Rome Crennel was both a help and a hindrance to the New York Jets’ championship aspirations
Long tenured NFL coach Romeo Crennel announced his retirement on Monday, ending four almost-uninterrupted decades of league service, accompanied by another 11 at the collegiate level. The New York Jets were one of his six stops on the NFL circuit, serving as the team’s defensive line coach for three seasons (1997-99).
“Football has been my entire life and it’s been a dream come true to coach for 50 years,” Crennel said in a statement released by the Houston Texans, his final NFL employer.
“There are so many friends to thank who have helped me and supported me throughout my career. I especially want to thank the fans and owners of the New York Giants, New England Patriots, New York Jets, Cleveland Browns, Kansas City Chiefs, and Houston Texans for allowing me to contribute to the game that I have loved so much for so long.
“I’ll miss everything about coaching and teaching, but the thing I’ll miss the most is being around the guys every day. My goal was to put every player and coach in the best position to succeed and I consider every guy I coached or worked with a part of my family.”
Crennel was a mainstay on staffs headed by Bill Parcells and Bill Belichick. His NFL journey began with the Giants in 1981 as a special teams and defensive assistant before taking over the former’s coordinator spot two seasons later (1983-89).
Under his watch, kicker Ali Haji-Sheikh and punter Sean Landetta combined for three All-Pro team appearances. Crennel also earned the first of five Super Bowl rings in 1987. The second came four seasons later when Crennel was in the midst of his first year as the Giants’ defensive line coach. During that season, he guided Erik Howard to the lone Pro Bowl of his 11-year career.
Though Crennel stuck around in New York for two more seasons after Parcells’ departure, he reunited with the Big Tuna when the latter accepted the head coaching position in New England. After four seasons (1993-96) and one Super Bowl appearance (a loss to Green Bay in the final year), the two moved onto the Jets. Crennel served as the Jets’ defensive line coach from 1997 to 1999.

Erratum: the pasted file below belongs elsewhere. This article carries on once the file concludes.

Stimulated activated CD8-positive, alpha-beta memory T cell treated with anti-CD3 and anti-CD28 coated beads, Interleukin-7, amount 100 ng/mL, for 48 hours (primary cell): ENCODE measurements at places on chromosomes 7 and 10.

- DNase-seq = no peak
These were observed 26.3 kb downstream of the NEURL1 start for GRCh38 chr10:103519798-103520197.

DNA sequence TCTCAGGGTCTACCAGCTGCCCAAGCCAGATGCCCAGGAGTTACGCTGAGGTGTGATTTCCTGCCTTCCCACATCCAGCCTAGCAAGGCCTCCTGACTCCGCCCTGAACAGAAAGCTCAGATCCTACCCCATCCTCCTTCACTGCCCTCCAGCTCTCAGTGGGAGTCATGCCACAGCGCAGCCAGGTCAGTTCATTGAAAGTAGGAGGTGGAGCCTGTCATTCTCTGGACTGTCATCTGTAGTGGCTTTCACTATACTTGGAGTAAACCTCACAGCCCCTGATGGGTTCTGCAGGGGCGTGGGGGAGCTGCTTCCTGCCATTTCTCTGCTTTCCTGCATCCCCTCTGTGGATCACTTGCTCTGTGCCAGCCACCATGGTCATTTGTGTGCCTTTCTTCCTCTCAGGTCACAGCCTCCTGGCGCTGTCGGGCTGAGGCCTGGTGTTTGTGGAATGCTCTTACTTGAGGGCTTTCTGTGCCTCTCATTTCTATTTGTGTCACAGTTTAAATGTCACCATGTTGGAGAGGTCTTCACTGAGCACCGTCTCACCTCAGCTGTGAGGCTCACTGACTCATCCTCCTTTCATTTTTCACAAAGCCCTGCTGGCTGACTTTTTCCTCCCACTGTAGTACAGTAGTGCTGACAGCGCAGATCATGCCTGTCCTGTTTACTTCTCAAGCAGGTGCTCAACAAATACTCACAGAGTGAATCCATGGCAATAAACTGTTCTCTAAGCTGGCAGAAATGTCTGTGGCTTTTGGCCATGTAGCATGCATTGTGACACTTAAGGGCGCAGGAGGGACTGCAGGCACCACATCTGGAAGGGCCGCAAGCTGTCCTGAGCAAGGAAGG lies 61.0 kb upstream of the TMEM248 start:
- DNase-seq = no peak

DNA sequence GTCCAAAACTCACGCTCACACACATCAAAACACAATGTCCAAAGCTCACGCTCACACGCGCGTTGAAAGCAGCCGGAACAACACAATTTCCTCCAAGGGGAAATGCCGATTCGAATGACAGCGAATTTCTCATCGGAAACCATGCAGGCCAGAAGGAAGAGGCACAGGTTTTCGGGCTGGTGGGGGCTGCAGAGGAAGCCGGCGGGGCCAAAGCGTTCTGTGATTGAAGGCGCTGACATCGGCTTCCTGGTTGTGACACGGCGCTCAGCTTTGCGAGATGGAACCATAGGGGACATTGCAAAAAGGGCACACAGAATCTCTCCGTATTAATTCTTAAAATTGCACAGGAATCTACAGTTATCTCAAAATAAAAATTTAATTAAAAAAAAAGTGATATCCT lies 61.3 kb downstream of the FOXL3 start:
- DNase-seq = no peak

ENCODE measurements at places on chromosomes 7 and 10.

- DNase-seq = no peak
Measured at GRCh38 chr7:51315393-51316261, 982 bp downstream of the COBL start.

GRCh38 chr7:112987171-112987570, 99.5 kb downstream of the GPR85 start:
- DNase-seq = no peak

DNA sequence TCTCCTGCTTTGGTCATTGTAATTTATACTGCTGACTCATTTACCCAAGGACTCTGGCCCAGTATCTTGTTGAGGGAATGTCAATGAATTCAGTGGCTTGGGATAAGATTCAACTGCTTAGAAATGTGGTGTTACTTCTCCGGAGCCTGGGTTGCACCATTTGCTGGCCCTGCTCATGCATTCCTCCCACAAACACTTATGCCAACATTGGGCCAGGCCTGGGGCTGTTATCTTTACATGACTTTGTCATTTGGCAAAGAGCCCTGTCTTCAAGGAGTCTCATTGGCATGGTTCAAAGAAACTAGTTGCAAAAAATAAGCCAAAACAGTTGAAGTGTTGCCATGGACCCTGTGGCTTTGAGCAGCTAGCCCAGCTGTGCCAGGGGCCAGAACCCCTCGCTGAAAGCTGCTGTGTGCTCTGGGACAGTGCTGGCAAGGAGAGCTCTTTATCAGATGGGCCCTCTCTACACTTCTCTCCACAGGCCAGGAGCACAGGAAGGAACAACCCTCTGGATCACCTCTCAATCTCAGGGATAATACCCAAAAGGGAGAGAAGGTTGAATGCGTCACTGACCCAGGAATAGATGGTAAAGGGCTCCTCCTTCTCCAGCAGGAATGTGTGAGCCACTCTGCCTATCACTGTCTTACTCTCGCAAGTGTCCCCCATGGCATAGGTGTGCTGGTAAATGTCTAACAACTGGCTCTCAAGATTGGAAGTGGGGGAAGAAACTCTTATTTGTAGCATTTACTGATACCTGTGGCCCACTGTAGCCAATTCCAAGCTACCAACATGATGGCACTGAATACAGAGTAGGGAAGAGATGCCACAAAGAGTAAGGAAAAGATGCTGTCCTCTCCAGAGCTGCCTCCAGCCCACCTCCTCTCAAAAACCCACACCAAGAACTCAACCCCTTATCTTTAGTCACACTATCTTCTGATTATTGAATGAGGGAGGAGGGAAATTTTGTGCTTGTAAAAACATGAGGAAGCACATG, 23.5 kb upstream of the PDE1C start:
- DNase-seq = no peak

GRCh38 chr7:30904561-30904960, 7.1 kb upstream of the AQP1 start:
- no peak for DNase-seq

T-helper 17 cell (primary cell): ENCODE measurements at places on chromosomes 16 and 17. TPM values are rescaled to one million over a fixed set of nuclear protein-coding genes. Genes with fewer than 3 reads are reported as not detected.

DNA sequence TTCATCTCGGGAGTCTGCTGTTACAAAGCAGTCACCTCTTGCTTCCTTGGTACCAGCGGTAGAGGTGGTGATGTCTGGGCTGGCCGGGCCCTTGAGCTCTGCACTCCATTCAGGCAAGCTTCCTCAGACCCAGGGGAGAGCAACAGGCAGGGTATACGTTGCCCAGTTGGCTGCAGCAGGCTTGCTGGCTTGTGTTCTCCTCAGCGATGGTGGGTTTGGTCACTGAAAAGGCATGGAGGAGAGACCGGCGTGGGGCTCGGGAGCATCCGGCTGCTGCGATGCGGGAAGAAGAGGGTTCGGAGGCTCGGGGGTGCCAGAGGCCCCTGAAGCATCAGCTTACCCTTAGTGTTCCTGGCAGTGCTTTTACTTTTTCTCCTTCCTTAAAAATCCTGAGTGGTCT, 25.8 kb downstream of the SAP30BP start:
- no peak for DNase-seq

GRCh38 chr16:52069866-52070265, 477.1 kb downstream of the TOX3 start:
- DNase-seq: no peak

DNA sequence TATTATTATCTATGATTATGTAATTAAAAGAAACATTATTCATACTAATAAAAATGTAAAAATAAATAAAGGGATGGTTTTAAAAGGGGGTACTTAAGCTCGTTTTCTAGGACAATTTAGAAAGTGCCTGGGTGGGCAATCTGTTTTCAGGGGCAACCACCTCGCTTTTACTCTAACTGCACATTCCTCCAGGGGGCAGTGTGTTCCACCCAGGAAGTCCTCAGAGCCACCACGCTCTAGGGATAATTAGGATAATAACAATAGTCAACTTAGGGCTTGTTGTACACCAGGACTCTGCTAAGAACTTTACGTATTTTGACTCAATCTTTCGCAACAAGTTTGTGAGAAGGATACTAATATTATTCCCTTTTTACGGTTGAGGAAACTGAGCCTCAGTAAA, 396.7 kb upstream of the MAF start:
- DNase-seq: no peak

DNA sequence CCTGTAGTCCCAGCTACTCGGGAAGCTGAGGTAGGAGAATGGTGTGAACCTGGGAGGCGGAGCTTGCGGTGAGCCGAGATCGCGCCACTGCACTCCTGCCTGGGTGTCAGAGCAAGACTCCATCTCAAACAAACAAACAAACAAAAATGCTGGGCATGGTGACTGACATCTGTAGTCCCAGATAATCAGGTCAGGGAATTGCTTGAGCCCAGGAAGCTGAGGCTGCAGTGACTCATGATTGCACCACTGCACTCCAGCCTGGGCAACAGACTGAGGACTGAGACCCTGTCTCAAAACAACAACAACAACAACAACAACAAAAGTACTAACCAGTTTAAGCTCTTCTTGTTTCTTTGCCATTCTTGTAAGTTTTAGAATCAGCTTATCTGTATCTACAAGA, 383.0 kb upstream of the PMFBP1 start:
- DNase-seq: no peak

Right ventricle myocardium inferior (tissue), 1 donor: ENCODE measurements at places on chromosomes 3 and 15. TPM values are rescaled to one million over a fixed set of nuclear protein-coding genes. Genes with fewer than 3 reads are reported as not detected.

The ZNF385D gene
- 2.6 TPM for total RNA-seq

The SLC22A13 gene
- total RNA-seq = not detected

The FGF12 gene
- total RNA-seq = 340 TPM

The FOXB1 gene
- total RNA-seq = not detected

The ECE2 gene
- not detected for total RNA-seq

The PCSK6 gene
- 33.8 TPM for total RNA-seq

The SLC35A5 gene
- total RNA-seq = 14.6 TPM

Together with Belichick as defensive coordinator, Gang Green amassed a 29-19 record and won the AFC East title in 1998 en route to the conference title game. Crennel and Belichick were among several future NFL head coaches on the Jets’ staff at the time, a roster that also included Al Groh, Todd Haley, and Eric Mangini.
After Parcells’ retirement, Crennel held the same position in Cleveland before joining newly minted Patriots head coach Belichick in New England as the defensive coordinator for the next four seasons (2001-04). He was responsible for the defensive endeavors of the New England dynasty’s early days, boasting an impressive arsenal of Tedy Bruschi, Rodney Harrison, Ty Law, Willie McGinest, Lawyer Milloy, Richards Seymour, and former Jets protege Anthony Pleasant.
Three more Super Bowl rings awaited Crennel, winning the 36th, 38th, and 39th editions. Some view the unofficial start of the Patriots dynasty as Ty Law’s pick-six that opened scoring in the eventual 20-17 upset victory over the St. Louis Rams.
Crennel’s success eventually yielded head coaching offers. Though success evaded him in that role (32-63 over parts of seven seasons with Cleveland, Kansas City, and Houston), Crennel did earn the Browns’ first 10-win season since their revival at the turn of the century in 2007. As an interim boss with the Chiefs in 2011, Crennel earned an upset victory over the undefeated Packers, dealing Green Bay its only loss of the regular season.
In his final NFL days, Crennel filled a variety of roles with the Texans, including a 12-game stint as the head coach in 2020.
Geoff Magliocchetti is on Twitter @GeoffJMags
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